Listen to internet radio with A Book and a Chat on Blog Talk Radio

Sunday, April 22, 2012

Poetry Monday: Earth Day Poem

It's Earth Day today. I'm not usually a 'tree hugger' as such (though the bark on some of the eucalypts around my house is so smooth, it's tempting), but our Goldilocks planet is a pretty incredible place, and I've been doing some intense reading (and a little writing) on the current state of play, and thought that, for today, I'd provide an environmental poem from an upcoming collection I'm working on with my poetry partner Carolyn Howard-Johnson.  We were actually hoping to have the book ready to launch this year on Earth Day, but we since attracted the attention of an agent for our foodie poetry book (Persephone's Juicy Jewels - more on that soon), and have been focusing our poetic attention.  Nevertheless, Earth Day it is and environmental poetry you shall have.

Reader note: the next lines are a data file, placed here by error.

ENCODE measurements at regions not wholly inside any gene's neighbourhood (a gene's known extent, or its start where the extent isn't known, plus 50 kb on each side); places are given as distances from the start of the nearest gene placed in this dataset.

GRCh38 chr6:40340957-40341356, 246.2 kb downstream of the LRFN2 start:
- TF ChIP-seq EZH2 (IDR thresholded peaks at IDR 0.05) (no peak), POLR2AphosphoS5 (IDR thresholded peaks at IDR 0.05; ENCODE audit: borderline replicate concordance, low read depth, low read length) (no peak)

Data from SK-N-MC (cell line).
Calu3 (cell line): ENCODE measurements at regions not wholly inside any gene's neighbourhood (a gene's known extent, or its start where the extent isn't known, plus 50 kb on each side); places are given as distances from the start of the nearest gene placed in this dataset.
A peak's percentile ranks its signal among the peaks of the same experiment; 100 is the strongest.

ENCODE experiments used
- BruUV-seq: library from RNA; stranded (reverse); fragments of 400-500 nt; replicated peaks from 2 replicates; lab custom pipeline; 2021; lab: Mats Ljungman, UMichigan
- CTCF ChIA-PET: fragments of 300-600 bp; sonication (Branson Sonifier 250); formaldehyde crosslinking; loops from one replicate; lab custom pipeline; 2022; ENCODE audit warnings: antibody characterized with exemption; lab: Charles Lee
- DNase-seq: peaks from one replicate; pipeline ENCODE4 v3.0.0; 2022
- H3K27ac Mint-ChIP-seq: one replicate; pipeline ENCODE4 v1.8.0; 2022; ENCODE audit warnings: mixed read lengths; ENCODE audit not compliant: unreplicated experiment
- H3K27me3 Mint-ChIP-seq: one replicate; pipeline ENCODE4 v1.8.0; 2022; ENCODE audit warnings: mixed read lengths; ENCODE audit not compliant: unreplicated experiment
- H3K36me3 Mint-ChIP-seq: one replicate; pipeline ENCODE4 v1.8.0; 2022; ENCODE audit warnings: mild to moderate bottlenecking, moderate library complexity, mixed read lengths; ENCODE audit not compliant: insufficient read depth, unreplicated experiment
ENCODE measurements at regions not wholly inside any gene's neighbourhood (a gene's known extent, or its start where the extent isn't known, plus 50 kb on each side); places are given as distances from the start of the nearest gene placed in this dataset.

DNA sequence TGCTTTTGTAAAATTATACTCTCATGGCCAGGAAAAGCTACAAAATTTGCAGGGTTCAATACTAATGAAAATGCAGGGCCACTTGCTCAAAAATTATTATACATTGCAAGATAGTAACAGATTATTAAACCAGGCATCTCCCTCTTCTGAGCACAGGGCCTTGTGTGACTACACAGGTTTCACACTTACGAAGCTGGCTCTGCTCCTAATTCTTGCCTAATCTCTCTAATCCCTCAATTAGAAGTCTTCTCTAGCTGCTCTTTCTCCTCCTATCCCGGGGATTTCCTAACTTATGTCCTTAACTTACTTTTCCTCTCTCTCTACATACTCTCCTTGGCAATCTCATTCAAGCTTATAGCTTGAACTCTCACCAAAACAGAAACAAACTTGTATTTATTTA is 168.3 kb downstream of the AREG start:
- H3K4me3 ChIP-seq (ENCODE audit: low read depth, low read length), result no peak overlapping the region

Tipping Point

From a stable equilibrium
hands outstretched
sunshine lights your hair
molten gold
melts to horizon
changing light to dark
day to night.

Your young eyes flash
warming the room
the house
the planet

with growth comes hunger
rumbling guts
gnaw your insides
you eat and eat through
four billion years of evolution
now held loosely
by one thread.

When our fingers touch
electricity crackles
static charge connection
in a moment's pause
between past and present
the highway
and the road
fork held high
paused, undetermined
a crossroad.

The future
waits impatiently
your decision.

Friday, April 20, 2012

Another BC Goodreads Giveaway